State Funding for Land Conservation
Voters Approve Over $2 Billion for Conservation!
On November 6, voters passed 81% of land conservation ballot measures nationwide, making land conservation one of the more popular choices. Voters passed measures in Rhode Island, Maine, Texas and Colorado. Over $760 million in new funding was approved for open space acquisition, improvement of water quality and conservation of working farms and ranches. Read more.
The Land Trust Alliance is most engaged in efforts to secure improved state and local tax incentives, but we’re also working in partnership with organizations like the Nature Conservancy and Trust for Public Land to support state and local funding initiatives.
New Conservation Campaign Toolkit Helps You Pass Local Ballot Measures
The Conservation Campaign Toolkit, a new web-based portal of tools, information and advice from the Conservation Campaign (TCC), is the ultimate resource for advocates seeking to win public land conservation funding. Since TCC was founded by The Trust for Public Land (TPL) in 2000, it has supported more than 300 conservation funding initiatives in communities around the country, helping to generate billions of dollars for land conservation. The Conservation Campaign Toolkit draws from the lessons learned by these local campaigns as well as the expertise of TCC and TPL field staff.
State Funding for Land Conservation
The Nature Conservancy has compiled information on sources of state funding for land conservation in all 50 states. To learn about funding sources in your state view it online.
Trust For Public Land's Conservation Almanac also has great information about existing state funidng sources.
New York State Conservation Partnership Program
Created in 2001, the New York State Conservation Partnership Program is an innovative public-private partnership which provides competitive matching grants for qualified land trusts throughout New York State for building land trust capacity and increasing the pace and quality of conservation.
The grim federal funding picture is echoed in state houses around the nation, yet there are glimmers of hope from several states where land trusts have banded together to overcome budget pressures and preserve the state programs they rely on. Please send your state policy updates to email@example.com so we can share them here and learn from each other.
South Carolina - Land trusts, sportsmen and conservationists banded together and persuaded their legislators to overwhelmingly override Governor Nikki Haley’s veto of all funding for the South Carolina Conservation Bank. Read more.
Wisconsin - Gathering Waters Conservancy and American Farmland Trust led a successful effort to save the Working Lands Initiative, which had been slated for elimination. Read more from Gathering Waters Conservancy.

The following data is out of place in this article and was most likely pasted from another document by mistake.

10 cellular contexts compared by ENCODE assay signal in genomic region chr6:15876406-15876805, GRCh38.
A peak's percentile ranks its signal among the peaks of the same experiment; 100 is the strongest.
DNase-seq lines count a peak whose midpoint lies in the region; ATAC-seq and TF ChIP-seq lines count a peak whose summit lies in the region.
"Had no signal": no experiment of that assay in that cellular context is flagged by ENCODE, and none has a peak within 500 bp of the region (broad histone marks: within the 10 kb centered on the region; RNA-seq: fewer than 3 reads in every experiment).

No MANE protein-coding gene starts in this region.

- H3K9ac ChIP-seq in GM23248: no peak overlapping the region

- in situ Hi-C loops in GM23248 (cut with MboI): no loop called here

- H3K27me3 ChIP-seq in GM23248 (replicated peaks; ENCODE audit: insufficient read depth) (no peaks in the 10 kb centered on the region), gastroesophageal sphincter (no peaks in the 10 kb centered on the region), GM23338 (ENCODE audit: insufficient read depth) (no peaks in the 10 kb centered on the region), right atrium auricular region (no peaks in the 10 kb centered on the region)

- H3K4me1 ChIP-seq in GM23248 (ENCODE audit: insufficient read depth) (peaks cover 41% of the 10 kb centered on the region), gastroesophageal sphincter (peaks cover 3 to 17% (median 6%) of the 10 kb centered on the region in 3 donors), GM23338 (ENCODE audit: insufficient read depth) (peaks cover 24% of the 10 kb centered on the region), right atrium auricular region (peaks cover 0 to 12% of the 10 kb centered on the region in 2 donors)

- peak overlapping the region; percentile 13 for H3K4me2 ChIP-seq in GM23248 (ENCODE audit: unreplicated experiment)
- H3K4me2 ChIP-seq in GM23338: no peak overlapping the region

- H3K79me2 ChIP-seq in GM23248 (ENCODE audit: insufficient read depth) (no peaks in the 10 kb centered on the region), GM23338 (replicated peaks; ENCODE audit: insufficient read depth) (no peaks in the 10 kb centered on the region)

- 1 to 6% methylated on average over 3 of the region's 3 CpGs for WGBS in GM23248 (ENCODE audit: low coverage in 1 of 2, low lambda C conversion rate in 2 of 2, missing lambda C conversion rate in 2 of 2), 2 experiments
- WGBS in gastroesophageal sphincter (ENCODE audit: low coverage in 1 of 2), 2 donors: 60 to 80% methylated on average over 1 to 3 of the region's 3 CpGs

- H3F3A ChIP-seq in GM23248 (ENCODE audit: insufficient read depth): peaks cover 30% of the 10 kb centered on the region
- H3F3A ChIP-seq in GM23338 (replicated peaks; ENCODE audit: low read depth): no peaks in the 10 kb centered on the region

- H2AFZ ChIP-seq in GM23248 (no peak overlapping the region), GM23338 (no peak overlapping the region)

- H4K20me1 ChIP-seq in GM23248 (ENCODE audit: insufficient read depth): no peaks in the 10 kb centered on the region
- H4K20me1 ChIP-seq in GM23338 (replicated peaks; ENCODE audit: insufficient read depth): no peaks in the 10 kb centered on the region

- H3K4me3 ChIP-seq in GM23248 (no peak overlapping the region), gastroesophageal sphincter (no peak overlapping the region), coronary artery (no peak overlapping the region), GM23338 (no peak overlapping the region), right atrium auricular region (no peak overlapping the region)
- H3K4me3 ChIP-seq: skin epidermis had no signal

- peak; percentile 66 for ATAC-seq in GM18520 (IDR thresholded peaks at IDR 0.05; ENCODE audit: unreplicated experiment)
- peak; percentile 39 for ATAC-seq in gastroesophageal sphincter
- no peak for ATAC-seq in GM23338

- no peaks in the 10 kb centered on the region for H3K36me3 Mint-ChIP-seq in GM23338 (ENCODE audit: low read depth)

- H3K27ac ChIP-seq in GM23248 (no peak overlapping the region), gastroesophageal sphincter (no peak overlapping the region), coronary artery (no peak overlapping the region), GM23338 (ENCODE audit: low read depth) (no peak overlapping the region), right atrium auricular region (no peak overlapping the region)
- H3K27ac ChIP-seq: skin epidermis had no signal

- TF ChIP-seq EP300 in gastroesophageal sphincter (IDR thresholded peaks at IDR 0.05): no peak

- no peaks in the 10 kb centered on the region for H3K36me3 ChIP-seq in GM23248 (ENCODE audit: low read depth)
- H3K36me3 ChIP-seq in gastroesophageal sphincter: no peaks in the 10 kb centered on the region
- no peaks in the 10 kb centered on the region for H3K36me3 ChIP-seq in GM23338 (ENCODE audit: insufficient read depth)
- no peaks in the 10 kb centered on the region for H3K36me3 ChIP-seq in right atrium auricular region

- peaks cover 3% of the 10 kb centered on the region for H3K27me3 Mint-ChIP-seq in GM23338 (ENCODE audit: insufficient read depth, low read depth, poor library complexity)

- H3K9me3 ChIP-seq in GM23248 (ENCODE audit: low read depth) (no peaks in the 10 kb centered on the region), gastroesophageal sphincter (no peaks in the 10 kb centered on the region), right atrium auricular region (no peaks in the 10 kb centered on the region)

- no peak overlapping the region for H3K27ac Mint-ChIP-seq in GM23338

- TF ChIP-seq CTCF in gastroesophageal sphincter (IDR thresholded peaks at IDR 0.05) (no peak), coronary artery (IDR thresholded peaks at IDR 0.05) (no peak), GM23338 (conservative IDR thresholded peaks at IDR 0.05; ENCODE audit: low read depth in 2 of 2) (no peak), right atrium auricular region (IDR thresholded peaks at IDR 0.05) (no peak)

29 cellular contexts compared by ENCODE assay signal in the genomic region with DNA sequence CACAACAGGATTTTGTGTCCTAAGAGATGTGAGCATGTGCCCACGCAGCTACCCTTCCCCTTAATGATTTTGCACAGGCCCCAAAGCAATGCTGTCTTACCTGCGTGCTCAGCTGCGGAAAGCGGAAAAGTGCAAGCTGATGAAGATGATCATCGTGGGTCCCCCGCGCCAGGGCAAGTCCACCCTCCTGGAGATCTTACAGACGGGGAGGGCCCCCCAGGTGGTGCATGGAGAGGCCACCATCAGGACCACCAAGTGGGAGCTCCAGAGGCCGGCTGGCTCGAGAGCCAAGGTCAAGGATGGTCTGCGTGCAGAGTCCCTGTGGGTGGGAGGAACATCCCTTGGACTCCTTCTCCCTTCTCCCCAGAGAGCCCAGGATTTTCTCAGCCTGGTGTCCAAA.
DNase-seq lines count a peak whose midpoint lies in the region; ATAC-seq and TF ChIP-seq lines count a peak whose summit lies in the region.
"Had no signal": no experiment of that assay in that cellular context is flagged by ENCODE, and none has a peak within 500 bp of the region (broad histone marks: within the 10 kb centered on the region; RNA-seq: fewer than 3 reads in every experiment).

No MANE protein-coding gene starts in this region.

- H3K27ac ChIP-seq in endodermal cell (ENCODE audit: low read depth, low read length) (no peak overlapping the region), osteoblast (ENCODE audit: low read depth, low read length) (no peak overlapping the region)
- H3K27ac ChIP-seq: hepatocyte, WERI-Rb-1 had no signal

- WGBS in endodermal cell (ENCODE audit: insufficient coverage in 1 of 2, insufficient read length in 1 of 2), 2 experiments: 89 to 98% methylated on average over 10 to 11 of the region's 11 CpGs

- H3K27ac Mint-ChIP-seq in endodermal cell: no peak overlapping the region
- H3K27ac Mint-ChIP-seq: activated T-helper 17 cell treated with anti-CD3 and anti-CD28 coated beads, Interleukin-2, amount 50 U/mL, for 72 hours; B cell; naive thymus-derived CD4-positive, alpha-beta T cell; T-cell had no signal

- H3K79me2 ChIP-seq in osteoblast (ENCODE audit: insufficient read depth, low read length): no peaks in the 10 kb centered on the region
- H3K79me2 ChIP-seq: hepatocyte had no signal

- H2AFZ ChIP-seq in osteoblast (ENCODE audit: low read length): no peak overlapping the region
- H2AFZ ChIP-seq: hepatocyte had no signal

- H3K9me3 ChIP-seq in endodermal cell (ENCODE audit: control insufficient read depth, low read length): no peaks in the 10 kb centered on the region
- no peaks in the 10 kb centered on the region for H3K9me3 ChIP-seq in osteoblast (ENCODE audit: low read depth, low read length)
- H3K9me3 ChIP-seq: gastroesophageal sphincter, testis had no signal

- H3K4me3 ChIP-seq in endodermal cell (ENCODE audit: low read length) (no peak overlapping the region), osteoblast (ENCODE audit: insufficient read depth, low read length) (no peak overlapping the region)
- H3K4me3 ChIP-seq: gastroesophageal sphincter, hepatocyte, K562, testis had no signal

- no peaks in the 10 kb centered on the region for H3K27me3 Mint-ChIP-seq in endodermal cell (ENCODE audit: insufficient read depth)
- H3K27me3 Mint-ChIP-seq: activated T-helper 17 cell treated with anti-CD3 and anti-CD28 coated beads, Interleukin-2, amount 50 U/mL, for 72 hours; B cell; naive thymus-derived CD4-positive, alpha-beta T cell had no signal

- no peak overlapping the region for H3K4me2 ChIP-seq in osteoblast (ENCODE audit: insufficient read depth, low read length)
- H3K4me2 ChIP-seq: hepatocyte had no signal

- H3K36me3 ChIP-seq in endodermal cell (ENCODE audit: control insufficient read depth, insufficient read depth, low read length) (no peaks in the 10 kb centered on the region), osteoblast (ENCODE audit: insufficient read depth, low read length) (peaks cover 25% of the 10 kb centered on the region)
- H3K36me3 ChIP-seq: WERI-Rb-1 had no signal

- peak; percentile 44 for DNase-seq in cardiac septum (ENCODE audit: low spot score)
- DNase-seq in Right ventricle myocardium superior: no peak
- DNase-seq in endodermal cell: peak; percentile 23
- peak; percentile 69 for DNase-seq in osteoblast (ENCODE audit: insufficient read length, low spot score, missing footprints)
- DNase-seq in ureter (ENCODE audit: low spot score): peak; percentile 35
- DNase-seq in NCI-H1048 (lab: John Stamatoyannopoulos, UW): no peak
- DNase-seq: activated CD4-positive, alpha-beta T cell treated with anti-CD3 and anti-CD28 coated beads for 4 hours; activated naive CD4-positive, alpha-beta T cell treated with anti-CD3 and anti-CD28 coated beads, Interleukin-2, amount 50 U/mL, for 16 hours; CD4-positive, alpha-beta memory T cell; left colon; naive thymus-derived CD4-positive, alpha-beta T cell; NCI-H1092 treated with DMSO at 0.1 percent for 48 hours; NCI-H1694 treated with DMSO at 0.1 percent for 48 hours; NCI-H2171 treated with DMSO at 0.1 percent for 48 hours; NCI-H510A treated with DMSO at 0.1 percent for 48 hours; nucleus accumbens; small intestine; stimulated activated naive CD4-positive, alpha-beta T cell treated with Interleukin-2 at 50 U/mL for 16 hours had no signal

Colorado - Faced with several proposals to reduce or eliminate the state’s conservation tax credit, the Colorado Coalition of Land Trusts worked with legislators to enact an alternative bill that addressed their concerns without permanently reducing the program cap. More from CCLT.
Georgia – That state actually improved the tax incentives for conservation by making its existing state tax credit for donations of land and easements transferable. See the bill text.
North Carolina – The state’s fiscal year 2011-12 budget cut land acquisition funding by nearly 85 percent, although the General Assembly did produce some positive results on other conservation related legislation. Read a complete update from Conservation Trust for North Carolina.
2010 - Voters Approve Over $2 Billion for Conservation!
On November 2, voters passed 83% of land conservation ballot measures nationwide, sending a clear message that conservation remains a bedrock American value and a top priority for voters, even in a bad economy. Statewide initiatives in Oregon, Iowa, Rhode Island and Maine won by large margins, and land trusts were integral to these victories. Read the report and .
2009 - Victories in a Tough Economy Demonstrate Continued Public Support for Conservation
In 2009, despite a dismal economy, voters in 13 states approved over $600 million in new conservation funding, including New Jersey’s $400 million “Green Acres” bond. While activity slowed in this off-year election, among the 40 measures on the ballot, two out of every three passed. These victories demonstrate that voters remain eager to invest in land conservation. Read the report
In 2008, voters approved 71% of land conservation ballot measures, including the largest single measure ever: a $5.5 billion sales tax in Minnesota spearheaded by Alliance board member David Hartwell. This year's record total of $8.4 billion shows that the public still considers land conservation a high priority, even in these tough economic times. Read the report